Ashlee Simpson has had a rough couple of days. Forget the run-in today with some overeager paparazzi – last night her ex-boyfriend Josh gave her the oh-so-cold shoulder at an L.A. nightclub. ”I know this is really dorky,” says the younger sib of pop tart Jessica, ”but when he was leaving I stood up and flipped him off. I was really mad. Really mad. He acted like he’d never met me before. I was like, ‘Okay, I can’t wait till you hear my album.”’ Those familiar with MTV’s ”The Ashlee Simpson Show” know Josh as the dispassionate, driver’s-capped cutie with the distinction of being the 19-year-old dancer-turned-actor-turned-singer’s ”first heartbreak, first love, and, like, all that kind of stuff.”
Ashlee, the show and the singer, was devised by Simpson manager/patriarch/Svengali Joe. The series’ aim is to chronicle the creation of – and create buzz for – Simpson’s debut album, ”Autobiography,” out July 20. Though she was initially against the idea (”I’d been around my sister’s cameras, and I was like, ‘There is no way that I’m going to do a reality show!”’), Dad prevailed, and his strategy seems to be working. The show, which premiered to 2.9 million viewers four weeks ago, continues to hold the majority of its lead-in, big sis Jessica’s ”Newlyweds”; and Ashlee’s first single, ”Pieces of Me,” is No. 3 on the SoundScan charts.
As anyone associated with the junior Simpson’s team will tell you, Ashlee is no way the next Jessica. They’ll even say it on TV: There’s an eerie scene during the first episode of Ashlee in which Geffen Records president Jordan Schur holds a strategy session with Ashlee and Joe Simpson. ”We’ve got a lot of work to do,” he tells her. ”We have to make sure that you’re the opposite of your sister.”
Meekly sandwiched between her showbiz dad and Schur, Ashlee – who, true to Schur’s wishes, has traded in her Jessica-like blond tresses for a wicked, Joan Jett-black dye job – appears more at the mercy of powerful men. But the oft-overbearing Schur maintains that he was the victim of selective sound-biting and only had Ashlee’s individuality in mind. ”Ashlee told me coming in: ‘I don’t want to be anything like that. I’m not like my sister. I like rock,”’ he says. ”I knew there’d be times when she wouldn’t understand me and would get pissed – which she did – and I don’t care about that. My job is to make the record great.” Simpson, who cowrote all the songs on the album, confirms: ”Jessica and I are like day and night. She grew up listening to Celine Dion and Mariah Carey. I grew up listening to Alanis Morissette and Green Day.” By that standard, ”Autobiography” is a success: It’s a Pretenders-influenced pop-rock showcase of Ashlee’s raspy, Courtney Love-lite delivery and packs enough vague-yet-honest teen-trospection to fill a 10th grader’s diary.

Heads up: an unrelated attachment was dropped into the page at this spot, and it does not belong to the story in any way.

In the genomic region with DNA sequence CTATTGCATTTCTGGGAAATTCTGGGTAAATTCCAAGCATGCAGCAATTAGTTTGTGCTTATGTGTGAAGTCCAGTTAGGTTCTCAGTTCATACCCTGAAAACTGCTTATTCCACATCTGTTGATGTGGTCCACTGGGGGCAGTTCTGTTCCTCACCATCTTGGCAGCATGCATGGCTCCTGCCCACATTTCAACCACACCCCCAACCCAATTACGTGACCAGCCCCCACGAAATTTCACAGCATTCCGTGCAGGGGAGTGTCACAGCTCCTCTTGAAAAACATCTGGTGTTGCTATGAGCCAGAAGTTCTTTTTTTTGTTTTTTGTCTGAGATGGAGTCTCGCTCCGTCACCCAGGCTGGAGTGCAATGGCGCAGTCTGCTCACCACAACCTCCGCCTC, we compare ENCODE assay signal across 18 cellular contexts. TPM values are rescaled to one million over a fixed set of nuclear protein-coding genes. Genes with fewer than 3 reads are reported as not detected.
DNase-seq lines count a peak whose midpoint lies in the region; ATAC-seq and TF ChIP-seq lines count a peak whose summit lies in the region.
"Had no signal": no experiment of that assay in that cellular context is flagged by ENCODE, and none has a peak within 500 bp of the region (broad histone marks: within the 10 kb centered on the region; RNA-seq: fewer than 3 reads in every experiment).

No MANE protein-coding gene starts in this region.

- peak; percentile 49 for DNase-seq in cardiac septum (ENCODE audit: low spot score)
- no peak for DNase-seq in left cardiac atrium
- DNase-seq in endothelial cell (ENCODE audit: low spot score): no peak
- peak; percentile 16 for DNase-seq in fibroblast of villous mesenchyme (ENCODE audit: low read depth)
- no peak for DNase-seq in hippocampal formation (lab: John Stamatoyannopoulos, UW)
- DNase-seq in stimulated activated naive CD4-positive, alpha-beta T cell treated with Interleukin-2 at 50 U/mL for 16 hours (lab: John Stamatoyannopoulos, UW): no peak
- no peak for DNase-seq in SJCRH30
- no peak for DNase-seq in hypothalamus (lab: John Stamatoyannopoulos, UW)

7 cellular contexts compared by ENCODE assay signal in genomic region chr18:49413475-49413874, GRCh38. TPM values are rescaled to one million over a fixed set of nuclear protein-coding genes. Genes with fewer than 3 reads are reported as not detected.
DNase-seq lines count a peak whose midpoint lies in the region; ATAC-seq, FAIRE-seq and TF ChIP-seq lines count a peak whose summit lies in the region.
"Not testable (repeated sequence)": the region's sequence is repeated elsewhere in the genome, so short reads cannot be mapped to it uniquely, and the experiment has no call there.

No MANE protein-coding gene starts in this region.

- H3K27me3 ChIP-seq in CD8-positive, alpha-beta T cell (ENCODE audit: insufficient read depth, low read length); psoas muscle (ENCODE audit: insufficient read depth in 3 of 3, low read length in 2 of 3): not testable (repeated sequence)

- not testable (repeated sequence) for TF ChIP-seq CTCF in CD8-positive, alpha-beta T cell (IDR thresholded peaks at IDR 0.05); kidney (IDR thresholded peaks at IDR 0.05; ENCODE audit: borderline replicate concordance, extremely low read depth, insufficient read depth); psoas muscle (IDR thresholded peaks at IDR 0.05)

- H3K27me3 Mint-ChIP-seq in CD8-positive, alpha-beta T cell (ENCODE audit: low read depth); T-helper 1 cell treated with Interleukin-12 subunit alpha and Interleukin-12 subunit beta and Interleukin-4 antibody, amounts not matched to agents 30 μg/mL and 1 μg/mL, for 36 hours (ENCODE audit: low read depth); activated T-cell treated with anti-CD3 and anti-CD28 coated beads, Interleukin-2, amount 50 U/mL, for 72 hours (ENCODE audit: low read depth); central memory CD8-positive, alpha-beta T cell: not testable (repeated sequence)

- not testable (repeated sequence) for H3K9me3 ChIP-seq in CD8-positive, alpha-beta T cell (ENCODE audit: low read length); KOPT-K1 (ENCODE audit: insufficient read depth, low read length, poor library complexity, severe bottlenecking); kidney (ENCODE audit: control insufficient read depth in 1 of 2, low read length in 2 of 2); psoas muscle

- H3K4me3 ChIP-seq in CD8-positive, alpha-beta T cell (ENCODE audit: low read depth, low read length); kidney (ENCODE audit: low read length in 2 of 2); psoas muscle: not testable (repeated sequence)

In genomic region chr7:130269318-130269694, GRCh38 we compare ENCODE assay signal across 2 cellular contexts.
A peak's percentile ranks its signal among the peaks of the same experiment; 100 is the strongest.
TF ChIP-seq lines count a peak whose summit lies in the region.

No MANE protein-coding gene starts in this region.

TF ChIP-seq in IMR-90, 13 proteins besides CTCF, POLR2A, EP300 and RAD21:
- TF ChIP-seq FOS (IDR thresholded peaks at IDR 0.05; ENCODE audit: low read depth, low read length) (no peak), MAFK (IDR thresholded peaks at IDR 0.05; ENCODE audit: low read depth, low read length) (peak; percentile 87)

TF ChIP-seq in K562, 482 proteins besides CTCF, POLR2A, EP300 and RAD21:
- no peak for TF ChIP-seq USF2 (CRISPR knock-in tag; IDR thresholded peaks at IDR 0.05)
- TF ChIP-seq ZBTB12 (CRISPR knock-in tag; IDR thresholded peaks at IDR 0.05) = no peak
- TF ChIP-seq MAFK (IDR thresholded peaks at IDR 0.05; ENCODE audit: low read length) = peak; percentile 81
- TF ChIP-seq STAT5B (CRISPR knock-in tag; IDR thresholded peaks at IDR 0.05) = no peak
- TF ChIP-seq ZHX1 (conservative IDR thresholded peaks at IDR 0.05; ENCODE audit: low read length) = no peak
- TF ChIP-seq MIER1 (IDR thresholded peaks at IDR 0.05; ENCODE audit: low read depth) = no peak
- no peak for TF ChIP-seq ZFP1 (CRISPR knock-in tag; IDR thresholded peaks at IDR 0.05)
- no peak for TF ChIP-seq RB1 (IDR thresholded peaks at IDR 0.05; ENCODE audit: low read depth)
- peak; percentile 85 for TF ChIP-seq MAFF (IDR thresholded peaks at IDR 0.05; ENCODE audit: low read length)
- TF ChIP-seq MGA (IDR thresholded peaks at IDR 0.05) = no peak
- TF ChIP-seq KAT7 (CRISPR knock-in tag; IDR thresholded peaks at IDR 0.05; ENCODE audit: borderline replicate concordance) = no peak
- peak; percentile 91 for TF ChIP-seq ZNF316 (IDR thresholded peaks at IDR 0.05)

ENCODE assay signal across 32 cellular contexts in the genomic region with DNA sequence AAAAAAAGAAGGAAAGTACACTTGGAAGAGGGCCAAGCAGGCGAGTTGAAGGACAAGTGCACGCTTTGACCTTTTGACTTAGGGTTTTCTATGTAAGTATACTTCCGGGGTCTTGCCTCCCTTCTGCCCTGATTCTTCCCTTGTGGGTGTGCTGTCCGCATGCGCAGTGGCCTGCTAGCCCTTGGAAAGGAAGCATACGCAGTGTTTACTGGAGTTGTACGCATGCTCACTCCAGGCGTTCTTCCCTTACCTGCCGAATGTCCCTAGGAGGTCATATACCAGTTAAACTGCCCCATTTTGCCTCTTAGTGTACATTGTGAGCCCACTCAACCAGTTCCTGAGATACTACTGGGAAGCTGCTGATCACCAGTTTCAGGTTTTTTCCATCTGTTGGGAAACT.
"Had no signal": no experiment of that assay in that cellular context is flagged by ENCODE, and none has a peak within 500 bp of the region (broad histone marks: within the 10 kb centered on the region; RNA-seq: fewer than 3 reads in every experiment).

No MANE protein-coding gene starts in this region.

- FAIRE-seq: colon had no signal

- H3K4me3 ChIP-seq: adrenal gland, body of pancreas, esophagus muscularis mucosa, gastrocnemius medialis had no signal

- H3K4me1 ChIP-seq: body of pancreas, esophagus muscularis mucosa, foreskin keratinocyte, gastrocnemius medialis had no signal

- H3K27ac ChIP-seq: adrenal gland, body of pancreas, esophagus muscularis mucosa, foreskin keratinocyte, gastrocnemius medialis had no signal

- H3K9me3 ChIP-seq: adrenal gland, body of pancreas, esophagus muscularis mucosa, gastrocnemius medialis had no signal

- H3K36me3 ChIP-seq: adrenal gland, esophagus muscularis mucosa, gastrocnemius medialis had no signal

Now effectively divorced from her two-year stint as sticky-sweet Cecilia on The WB’s ”7th Heaven,” Simpson will likely have more trouble differentiating herself from angst-ridden Avril than from her sister. But ”Autobiography” producer John Shanks (Melissa Etheridge, Michelle Branch) dismisses any parallel. ”For a year it was like, Michelle, Vanessa, Avril,” he says of Branch, Carlton, and Lavigne, ”which is like the Britney-Christina thing before that. Everybody wants to compare everybody. That’s because they’re too lazy to really listen to the whole record.”
As for Josh? ”Guys come and go,” says Ashlee, who is now dating singer Ryan Cabrera, yet another Joe Simpson protégé, ”but you’re the one that has to stay strong.” She adds, giggling, ”Like, I got over him. I wrote ‘Pieces of Me’ about my new boyfriend.”